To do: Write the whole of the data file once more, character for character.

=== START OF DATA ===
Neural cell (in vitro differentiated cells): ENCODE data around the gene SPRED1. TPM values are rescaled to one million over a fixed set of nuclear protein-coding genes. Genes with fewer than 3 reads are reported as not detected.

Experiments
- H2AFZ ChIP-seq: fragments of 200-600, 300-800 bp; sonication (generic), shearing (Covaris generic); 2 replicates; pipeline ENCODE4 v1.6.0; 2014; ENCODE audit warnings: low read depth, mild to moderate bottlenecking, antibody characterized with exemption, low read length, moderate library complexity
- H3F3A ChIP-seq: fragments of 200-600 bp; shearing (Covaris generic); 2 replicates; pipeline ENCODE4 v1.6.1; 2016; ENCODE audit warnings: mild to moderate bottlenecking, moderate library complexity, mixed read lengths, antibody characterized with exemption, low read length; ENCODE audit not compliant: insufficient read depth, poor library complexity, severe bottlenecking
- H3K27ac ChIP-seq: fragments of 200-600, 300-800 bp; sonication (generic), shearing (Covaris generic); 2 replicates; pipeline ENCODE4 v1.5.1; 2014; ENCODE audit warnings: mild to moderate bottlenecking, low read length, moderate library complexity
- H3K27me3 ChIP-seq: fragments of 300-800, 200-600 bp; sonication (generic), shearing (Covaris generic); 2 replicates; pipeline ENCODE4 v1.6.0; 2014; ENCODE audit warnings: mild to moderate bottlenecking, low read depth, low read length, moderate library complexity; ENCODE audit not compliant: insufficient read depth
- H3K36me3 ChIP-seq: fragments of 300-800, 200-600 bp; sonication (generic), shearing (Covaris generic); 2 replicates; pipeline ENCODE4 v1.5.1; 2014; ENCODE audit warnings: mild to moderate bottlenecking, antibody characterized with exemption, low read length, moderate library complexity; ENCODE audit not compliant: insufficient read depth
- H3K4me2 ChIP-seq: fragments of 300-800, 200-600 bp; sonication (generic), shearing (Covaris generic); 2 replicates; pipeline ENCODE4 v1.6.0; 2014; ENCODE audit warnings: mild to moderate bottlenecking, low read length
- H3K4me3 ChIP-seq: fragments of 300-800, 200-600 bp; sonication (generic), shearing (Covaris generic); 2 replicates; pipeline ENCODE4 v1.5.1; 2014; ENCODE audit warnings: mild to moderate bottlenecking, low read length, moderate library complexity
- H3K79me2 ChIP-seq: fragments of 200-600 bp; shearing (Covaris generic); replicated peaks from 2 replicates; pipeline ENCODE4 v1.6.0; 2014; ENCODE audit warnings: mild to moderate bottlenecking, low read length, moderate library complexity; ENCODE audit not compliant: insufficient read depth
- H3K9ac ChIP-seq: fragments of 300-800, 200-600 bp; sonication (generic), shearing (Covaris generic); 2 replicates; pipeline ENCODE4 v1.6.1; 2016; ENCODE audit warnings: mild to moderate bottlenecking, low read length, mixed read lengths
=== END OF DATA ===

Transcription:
Neural cell (in vitro differentiated cells): ENCODE data around the gene SPRED1. TPM values are rescaled to one million over a fixed set of nuclear protein-coding genes. Genes with fewer than 3 reads are reported as not detected.

Experiments
- H2AFZ ChIP-seq: fragments of 200-600, 300-800 bp; sonication (generic), shearing (Covaris generic); 2 replicates; pipeline ENCODE4 v1.6.0; 2014; ENCODE audit warnings: low read depth, mild to moderate bottlenecking, antibody characterized with exemption, low read length, moderate library complexity
- H3F3A ChIP-seq: fragments of 200-600 bp; shearing (Covaris generic); 2 replicates; pipeline ENCODE4 v1.6.1; 2016; ENCODE audit warnings: mild to moderate bottlenecking, moderate library complexity, mixed read lengths, antibody characterized with exemption, low read length; ENCODE audit not compliant: insufficient read depth, poor library complexity, severe bottlenecking
- H3K27ac ChIP-seq: fragments of 200-600, 300-800 bp; sonication (generic), shearing (Covaris generic); 2 replicates; pipeline ENCODE4 v1.5.1; 2014; ENCODE audit warnings: mild to moderate bottlenecking, low read length, moderate library complexity
- H3K27me3 ChIP-seq: fragments of 300-800, 200-600 bp; sonication (generic), shearing (Covaris generic); 2 replicates; pipeline ENCODE4 v1.6.0; 2014; ENCODE audit warnings: mild to moderate bottlenecking, low read depth, low read length, moderate library complexity; ENCODE audit not compliant: insufficient read depth
- H3K36me3 ChIP-seq: fragments of 300-800, 200-600 bp; sonication (generic), shearing (Covaris generic); 2 replicates; pipeline ENCODE4 v1.5.1; 2014; ENCODE audit warnings: mild to moderate bottlenecking, antibody characterized with exemption, low read length, moderate library complexity; ENCODE audit not compliant: insufficient read depth
- H3K4me2 ChIP-seq: fragments of 300-800, 200-600 bp; sonication (generic), shearing (Covaris generic); 2 replicates; pipeline ENCODE4 v1.6.0; 2014; ENCODE audit warnings: mild to moderate bottlenecking, low read length
- H3K4me3 ChIP-seq: fragments of 300-800, 200-600 bp; sonication (generic), shearing (Covaris generic); 2 replicates; pipeline ENCODE4 v1.5.1; 2014; ENCODE audit warnings: mild to moderate bottlenecking, low read length, moderate library complexity
- H3K79me2 ChIP-seq: fragments of 200-600 bp; shearing (Covaris generic); replicated peaks from 2 replicates; pipeline ENCODE4 v1.6.0; 2014; ENCODE audit warnings: mild to moderate bottlenecking, low read length, moderate library complexity; ENCODE audit not compliant: insufficient read depth
- H3K9ac ChIP-seq: fragments of 300-800, 200-600 bp; sonication (generic), shearing (Covaris generic); 2 replicates; pipeline ENCODE4 v1.6.1; 2016; ENCODE audit warnings: mild to moderate bottlenecking, low read length, mixed read lengths